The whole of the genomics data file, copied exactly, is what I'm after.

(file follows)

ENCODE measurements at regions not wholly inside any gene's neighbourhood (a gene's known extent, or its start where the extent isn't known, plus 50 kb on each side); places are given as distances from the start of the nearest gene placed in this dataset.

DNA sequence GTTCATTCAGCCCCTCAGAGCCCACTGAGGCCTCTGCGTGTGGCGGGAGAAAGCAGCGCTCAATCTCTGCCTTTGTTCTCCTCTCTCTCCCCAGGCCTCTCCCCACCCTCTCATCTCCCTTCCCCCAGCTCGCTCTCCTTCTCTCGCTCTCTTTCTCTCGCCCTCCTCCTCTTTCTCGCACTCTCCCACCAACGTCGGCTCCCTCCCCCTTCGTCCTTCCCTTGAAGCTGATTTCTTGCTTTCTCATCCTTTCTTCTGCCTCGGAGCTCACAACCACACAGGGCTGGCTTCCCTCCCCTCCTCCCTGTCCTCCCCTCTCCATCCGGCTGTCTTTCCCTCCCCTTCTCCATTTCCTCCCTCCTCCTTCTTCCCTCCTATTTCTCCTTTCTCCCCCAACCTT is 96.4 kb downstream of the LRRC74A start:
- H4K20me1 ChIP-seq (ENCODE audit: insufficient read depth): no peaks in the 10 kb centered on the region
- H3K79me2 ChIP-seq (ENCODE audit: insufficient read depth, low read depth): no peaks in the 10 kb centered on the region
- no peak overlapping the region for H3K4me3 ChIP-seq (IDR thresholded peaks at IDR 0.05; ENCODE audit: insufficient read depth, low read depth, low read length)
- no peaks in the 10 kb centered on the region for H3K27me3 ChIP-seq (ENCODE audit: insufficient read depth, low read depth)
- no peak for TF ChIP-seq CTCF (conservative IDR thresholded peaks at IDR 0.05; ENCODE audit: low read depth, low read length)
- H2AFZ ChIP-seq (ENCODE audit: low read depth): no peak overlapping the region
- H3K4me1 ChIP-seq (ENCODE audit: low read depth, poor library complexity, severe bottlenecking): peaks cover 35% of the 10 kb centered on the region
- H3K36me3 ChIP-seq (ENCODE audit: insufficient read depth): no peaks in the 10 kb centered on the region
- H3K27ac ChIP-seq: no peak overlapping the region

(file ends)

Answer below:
ENCODE measurements at regions not wholly inside any gene's neighbourhood (a gene's known extent, or its start where the extent isn't known, plus 50 kb on each side); places are given as distances from the start of the nearest gene placed in this dataset.

DNA sequence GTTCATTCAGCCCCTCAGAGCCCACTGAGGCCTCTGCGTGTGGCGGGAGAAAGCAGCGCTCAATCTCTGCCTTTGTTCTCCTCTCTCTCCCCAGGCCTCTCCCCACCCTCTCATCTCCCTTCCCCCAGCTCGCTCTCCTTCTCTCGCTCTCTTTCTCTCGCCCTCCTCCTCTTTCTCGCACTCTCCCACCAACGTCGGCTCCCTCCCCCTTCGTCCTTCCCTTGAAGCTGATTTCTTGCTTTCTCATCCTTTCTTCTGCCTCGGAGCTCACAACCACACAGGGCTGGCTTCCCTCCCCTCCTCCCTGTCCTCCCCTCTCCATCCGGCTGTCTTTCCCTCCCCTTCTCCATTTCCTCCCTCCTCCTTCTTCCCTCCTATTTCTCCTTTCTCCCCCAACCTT is 96.4 kb downstream of the LRRC74A start:
- H4K20me1 ChIP-seq (ENCODE audit: insufficient read depth): no peaks in the 10 kb centered on the region
- H3K79me2 ChIP-seq (ENCODE audit: insufficient read depth, low read depth): no peaks in the 10 kb centered on the region
- no peak overlapping the region for H3K4me3 ChIP-seq (IDR thresholded peaks at IDR 0.05; ENCODE audit: insufficient read depth, low read depth, low read length)
- no peaks in the 10 kb centered on the region for H3K27me3 ChIP-seq (ENCODE audit: insufficient read depth, low read depth)
- no peak for TF ChIP-seq CTCF (conservative IDR thresholded peaks at IDR 0.05; ENCODE audit: low read depth, low read length)
- H2AFZ ChIP-seq (ENCODE audit: low read depth): no peak overlapping the region
- H3K4me1 ChIP-seq (ENCODE audit: low read depth, poor library complexity, severe bottlenecking): peaks cover 35% of the 10 kb centered on the region
- H3K36me3 ChIP-seq (ENCODE audit: insufficient read depth): no peaks in the 10 kb centered on the region
- H3K27ac ChIP-seq: no peak overlapping the region